Previous work has used the capacitance model to determine well to well correlations with the aim of integrating these results with 4D seismic data to enable pathways of communication to be defined for model update. These analyses also combine favourably with the highly successful well2seis approach developed by Huang and MacBeth (2007) and further extended by Yin and MacBeth (2015). Our aim here is to continue to explore joint and synergistic interpretations using the 4D seismic and engineering data. In this respect, machine learning may be used as a way of exploring the data correlations. Thus additional well and non-seismic data are sought for analysis such as: pressure data, tracer data, production and injection data for correlation analyses, logging data (PLTs), 4D gravity data, subsidence data, InSAR data and simulation predictions. The relationship to the connectivity defined in the geological model is also to be considered.

The following are the main points

• Analysis of production data and simulation studies
• Joint integrated interpretations between 4D seismic and production data e.g.
seismic PLT, 4D seismic – pressure transient analysis
• Analysis of well data: well2well data, tracers, produced and injected
volumes, pressure data, simulation, geological assessment of connectivity,
production logging tool data
• Link back to the well2seis technique

Reservoir connectivity and quality from a Carbonate field in the Campos
basin (Wong and Amini 2017)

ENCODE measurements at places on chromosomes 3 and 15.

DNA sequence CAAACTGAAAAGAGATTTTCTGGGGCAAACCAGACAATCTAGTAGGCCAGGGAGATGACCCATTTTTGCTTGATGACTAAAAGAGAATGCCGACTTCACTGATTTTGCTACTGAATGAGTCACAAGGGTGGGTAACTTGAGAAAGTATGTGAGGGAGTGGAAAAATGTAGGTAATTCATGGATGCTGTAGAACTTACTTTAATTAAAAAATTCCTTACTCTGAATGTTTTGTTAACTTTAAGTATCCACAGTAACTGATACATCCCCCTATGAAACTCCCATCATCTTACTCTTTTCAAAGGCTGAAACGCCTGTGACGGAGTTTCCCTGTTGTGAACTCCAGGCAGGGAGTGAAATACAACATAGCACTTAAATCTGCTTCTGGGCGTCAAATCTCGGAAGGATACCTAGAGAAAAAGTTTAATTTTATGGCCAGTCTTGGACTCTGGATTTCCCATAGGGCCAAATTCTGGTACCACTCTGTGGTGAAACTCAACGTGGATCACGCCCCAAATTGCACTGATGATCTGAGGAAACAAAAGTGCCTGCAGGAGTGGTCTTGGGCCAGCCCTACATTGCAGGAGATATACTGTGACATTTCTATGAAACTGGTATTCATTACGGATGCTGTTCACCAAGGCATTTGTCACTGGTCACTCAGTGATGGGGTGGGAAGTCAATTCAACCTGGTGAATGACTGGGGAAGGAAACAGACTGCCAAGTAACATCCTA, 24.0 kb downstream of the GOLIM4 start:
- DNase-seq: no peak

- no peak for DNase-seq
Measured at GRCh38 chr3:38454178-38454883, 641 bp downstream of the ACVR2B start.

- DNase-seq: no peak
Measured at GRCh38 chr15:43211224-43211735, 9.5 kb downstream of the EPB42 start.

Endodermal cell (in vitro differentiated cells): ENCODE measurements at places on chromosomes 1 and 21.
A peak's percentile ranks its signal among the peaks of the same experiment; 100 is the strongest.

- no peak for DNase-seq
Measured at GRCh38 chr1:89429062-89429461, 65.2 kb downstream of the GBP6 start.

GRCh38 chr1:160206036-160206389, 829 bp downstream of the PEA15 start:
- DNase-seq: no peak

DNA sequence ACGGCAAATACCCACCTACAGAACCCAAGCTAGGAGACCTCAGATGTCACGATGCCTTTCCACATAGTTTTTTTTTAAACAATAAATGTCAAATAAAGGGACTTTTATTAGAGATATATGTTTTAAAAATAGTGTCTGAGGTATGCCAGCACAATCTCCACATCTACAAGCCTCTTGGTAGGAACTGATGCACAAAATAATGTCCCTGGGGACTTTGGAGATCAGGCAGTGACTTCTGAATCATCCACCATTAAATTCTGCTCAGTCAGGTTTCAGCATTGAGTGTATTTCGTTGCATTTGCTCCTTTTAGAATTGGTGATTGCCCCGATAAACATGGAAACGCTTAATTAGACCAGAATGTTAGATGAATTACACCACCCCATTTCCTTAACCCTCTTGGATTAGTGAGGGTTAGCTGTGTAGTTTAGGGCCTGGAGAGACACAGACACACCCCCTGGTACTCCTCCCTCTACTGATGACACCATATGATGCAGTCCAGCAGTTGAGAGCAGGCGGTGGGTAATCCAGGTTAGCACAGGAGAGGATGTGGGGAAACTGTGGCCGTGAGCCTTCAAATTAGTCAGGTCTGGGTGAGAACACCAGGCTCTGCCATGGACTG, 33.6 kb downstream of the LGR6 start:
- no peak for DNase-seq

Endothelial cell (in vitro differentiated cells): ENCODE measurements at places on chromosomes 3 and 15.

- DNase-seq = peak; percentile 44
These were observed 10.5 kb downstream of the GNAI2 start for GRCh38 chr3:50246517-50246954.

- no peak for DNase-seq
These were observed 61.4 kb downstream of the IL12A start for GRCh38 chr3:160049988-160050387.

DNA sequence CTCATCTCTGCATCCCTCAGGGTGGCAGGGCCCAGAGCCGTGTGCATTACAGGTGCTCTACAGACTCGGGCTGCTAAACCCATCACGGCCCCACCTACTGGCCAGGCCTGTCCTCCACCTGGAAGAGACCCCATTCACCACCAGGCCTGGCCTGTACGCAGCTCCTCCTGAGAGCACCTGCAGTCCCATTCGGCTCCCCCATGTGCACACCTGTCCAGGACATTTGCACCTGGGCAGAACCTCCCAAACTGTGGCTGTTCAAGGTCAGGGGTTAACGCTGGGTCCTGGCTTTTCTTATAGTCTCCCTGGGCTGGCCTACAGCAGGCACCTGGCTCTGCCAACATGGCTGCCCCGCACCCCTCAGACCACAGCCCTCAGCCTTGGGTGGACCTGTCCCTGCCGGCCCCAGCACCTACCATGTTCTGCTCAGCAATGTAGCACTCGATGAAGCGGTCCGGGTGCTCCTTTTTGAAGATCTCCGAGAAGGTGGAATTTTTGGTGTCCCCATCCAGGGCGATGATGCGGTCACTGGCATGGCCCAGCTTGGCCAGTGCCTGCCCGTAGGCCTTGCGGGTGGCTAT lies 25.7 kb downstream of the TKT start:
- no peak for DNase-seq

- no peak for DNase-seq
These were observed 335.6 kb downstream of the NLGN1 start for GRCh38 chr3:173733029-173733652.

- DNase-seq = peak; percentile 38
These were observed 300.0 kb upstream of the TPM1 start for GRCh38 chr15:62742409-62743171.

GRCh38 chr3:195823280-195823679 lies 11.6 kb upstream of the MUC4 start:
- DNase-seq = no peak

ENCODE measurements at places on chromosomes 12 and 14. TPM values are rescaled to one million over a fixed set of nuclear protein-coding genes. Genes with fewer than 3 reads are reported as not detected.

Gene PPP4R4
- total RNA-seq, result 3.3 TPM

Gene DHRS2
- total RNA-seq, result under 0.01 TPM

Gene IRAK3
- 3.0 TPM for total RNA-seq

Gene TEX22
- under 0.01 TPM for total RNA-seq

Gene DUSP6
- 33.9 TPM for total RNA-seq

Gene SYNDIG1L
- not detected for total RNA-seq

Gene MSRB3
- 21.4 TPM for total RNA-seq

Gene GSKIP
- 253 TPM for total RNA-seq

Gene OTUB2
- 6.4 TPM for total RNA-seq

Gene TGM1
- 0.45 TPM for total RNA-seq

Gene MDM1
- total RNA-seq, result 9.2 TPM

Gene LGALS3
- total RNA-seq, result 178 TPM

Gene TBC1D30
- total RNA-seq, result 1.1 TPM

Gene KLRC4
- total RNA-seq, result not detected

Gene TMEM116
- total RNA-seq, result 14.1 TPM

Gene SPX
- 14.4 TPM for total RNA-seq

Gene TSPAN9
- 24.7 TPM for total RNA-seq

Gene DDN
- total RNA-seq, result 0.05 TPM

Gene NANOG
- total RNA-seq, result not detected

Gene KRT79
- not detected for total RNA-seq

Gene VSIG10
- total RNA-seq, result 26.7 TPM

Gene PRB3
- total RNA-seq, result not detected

Seismic Geomechanics

The incorporation of geomechanical principles into 4D seismic analysis has become increasingly popular in the industry from its origin (for example, Bourne and Hatchell 2005). Here we continue our own specific research thread on this topic extending back to previous phases (for example, Hall and MacBeth 2001, Hodgson and MacBeth 2006, Corzo et al. 2010, Garcia and MacBeth 2012, Wong et al. 2017). The aim in this new work is to investigate how stress/strain may be better defined using the 4D seismic data. In general, measuring, modelling and compensating for time shifts in 4D data is a commonly used interpretation tool. This will include looking at better ways to estimate post-stack time-shifts and invert for the underlying velocity changes, density changes, and physical subsurface displacements. We also intend to make use of pre-stack time-shift, and also 4D AVO in this work. An important element in this work is the accurate measurement of time-shifts themselves as methods to date do not routinely take into account the imaged wave. How can we do this better, particularly for complex overburdens, fractured reservoirs, and small time-shift signals? A final important aspect is the possibility of using additional non-seismic data in support of geomechanical measurements such as subsidence, 4D gravity or microseismic.

Key features of this sub-module are therefore:

• Time shift measurement:
– Measuring and modelling time-shifts or velocity changes, horizontal shifts, pre-stack data
– Time-shift analysis/warping/compensation for complex overburdens
– Possible de- and re-migration schemes
• Time shift interpretation:
– Interpretation of reservoir/underburden/overburden time-shifts – to include saturation and stress effects
– Salt overburden and stiff carbonate reservoirs
– Estimation of pressure using overburden geomechanics
• Closing the loop using geomechanics and the 4D seismic
• Links between velocity change and strain, and the ‘R’ factor
• Beyond Geertsma modelling?

It is anticipated that there will be applications to datasets from HPHT and chalk reservoirs, although other data must also be considered.

Different estimates of time-shifts for the Shearwater HPHT field using three well known techniques (Ji 2012).